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The Lost Symbol Paperback – May 1, 2012
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Let's start with the question every Dan Brown fan wants answered: Is The Lost Symbol as good as The Da Vinci Code? Simply put, yes. Brown has mastered the art of blending nail-biting suspense with random arcana (from pop science to religion), and The Lost Symbol is an enthralling mix. And what a dazzling accomplishment that is, considering that rabid fans and skeptics alike are scrutinizing every word.
The Lost Symbol begins with an ancient ritual, a shadowy enclave, and of course, a secret. Readers know they are in Dan Brown territory when, by the end of the first chapter, a secret within a secret is revealed. To tell too much would ruin the fun of reading this delicious thriller, so you will find no spoilers here. Suffice it to say that as with many series featuring a recurring character, there is a bit of a formula at work (one that fans will love). Again, brilliant Harvard professor Robert Langdon finds himself in a predicament that requires his vast knowledge of symbology and superior problem-solving skills to save the day. The setting, unlike other Robert Langdon novels, is stateside, and in Brown's hands Washington D.C. is as fascinating as Paris or Vatican City (note to the D.C. tourism board: get your "Lost Symbol" tour in order). And, as with other Dan Brown books, the pace is relentless, the revelations many, and there is an endless parade of intriguing factoids that will make you feel like you are spending the afternoon with Robert Langdon and the guys from Mythbusters.
Nothing is as it seems in a Robert Langdon novel, and The Lost Symbol itself is no exception--a page-turner to be sure, but Brown also challenges his fans to open their minds to new information. Skeptical? Imagine how many other thrillers would spawn millions of Google searches for noetic science, superstring theory, and Apotheosis of Washington. The Lost Symbol is brain candy of the best sort--just make sure to set aside time to enjoy your meal. --Daphne Durham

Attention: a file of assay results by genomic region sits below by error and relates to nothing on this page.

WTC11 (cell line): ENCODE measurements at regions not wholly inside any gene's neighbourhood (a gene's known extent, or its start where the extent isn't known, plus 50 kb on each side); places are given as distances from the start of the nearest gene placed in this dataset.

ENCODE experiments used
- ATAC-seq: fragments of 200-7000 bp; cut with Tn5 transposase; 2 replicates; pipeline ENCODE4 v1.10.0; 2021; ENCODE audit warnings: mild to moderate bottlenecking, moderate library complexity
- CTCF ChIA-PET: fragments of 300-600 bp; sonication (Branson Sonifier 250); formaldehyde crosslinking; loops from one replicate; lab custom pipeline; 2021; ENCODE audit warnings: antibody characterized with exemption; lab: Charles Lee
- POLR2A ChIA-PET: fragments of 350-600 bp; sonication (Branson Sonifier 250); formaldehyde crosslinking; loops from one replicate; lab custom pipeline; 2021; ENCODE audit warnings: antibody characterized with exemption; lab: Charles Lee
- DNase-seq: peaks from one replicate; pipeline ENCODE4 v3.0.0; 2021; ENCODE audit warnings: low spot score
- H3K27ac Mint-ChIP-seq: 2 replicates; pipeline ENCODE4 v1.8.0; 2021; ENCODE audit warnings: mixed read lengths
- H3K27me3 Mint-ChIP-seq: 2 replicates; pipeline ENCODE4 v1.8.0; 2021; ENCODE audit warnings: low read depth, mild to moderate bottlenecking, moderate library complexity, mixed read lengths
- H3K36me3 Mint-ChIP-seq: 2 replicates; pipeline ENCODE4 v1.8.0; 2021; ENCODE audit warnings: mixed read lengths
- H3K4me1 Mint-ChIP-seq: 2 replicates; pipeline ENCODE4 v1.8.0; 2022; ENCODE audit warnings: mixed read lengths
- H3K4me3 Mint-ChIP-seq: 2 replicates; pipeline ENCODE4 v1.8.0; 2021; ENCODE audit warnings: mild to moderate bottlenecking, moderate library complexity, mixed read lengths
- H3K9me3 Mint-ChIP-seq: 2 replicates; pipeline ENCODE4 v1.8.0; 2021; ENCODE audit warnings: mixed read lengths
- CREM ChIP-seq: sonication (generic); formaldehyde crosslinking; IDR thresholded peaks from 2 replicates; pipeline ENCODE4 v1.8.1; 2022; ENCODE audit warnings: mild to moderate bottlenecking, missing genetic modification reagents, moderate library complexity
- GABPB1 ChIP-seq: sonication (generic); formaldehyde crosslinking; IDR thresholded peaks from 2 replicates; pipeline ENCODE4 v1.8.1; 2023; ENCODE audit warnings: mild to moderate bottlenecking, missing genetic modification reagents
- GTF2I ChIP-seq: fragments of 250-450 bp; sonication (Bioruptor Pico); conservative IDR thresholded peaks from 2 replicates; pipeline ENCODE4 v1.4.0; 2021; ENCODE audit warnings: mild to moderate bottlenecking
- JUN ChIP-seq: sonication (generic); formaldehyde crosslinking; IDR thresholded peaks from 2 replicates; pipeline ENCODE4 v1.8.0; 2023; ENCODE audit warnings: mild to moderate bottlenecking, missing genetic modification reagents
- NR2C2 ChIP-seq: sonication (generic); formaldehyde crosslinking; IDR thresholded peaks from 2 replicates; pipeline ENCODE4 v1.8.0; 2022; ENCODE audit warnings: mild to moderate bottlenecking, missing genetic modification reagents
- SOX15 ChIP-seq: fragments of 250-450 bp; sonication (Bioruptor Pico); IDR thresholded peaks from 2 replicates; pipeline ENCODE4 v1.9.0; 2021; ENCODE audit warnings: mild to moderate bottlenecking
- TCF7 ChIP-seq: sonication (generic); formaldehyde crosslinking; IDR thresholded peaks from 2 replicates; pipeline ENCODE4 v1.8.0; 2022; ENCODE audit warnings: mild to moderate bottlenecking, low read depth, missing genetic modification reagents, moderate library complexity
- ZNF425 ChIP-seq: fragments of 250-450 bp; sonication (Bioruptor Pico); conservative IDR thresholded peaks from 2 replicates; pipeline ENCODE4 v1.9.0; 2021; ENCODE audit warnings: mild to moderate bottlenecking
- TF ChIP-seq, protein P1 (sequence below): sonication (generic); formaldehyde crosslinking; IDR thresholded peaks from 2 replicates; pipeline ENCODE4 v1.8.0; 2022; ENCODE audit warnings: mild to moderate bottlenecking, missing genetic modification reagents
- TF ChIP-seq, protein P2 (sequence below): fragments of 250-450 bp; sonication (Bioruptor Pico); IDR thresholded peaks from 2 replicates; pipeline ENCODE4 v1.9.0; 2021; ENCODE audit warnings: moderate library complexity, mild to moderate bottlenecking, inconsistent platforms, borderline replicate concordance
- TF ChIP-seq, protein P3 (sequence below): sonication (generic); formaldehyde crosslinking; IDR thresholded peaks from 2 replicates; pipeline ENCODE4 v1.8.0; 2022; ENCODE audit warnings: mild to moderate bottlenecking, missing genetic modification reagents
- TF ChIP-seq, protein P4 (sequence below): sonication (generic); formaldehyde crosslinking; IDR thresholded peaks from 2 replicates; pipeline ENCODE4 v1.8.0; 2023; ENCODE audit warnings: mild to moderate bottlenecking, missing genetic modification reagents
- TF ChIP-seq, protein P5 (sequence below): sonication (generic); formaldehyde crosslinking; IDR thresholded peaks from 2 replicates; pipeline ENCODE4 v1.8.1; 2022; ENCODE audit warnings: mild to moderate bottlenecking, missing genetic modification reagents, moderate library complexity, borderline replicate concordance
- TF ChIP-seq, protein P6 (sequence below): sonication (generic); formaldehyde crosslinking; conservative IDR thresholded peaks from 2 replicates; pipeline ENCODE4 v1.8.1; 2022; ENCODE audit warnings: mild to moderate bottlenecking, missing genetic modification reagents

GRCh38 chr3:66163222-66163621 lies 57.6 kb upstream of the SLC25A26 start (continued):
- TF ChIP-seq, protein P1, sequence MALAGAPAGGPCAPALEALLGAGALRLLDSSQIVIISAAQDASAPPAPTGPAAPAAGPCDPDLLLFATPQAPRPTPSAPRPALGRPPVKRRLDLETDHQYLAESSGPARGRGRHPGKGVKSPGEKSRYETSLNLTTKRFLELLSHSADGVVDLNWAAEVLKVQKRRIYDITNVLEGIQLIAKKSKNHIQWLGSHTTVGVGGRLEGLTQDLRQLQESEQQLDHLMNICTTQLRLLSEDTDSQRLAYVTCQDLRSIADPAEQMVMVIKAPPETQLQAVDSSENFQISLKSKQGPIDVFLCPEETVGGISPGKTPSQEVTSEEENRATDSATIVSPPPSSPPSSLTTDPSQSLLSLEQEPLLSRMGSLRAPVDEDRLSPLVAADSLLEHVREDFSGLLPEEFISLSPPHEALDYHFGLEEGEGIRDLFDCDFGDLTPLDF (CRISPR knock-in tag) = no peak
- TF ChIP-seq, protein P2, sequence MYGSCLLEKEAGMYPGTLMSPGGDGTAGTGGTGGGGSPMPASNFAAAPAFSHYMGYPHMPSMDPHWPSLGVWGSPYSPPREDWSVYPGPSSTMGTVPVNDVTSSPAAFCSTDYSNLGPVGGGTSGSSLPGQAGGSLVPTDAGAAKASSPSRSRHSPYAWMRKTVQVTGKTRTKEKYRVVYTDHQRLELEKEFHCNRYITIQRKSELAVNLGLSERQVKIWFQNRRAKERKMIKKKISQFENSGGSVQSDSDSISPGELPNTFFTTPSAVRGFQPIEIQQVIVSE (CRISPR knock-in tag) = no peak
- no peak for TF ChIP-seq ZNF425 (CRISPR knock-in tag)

More from Dan Brown
--This text refers to the Hardcover edition.
From Publishers Weekly
Starred Review. After scores of Da Vinci Code knockoffs, spinoffs, copies and caricatures, Brown has had the stroke of brilliance to set his breakneck new thriller not in some far-off exotic locale, but right here in our own backyard. Everyone off the bus, and welcome to a Washington, D.C., they never told you about on your school trip when you were a kid, a place steeped in Masonic history that, once revealed, points to a dark, ancient conspiracy that threatens not only America but the world itself. Returning hero Robert Langdon comes to Washington to give a lecture at the behest of his old mentor, Peter Solomon. When he arrives at the U.S. Capitol for his lecture, he finds, instead of an audience, Peter's severed hand mounted on a wooden base, fingers pointing skyward to the Rotunda ceiling fresco of George Washington dressed in white robes, ascending to heaven. Langdon teases out a plethora of clues from the tattooed hand that point toward a secret portal through which an intrepid seeker will find the wisdom known as the Ancient Mysteries, or the lost wisdom of the ages. A villain known as Mal'akh, a steroid-swollen, fantastically tattooed, muscle-bodied madman, wants to locate the wisdom so he can rule the world. Mal'akh has captured Peter and promises to kill him if Langdon doesn't agree to help find the portal. Joining Langdon in his search is Peter's younger sister, Kathleen, who has been conducting experiments in a secret museum. This is just the kickoff for a deadly chase that careens back and forth, across, above and below the nation's capital, darting from revelation to revelation, pausing only to explain some piece of wondrous, historical esoterica. Jealous thriller writers will despair, doubters and nay-sayers will be proved wrong, and readers will rejoice: Dan Brown has done it again. --This text refers to the Hardcover edition.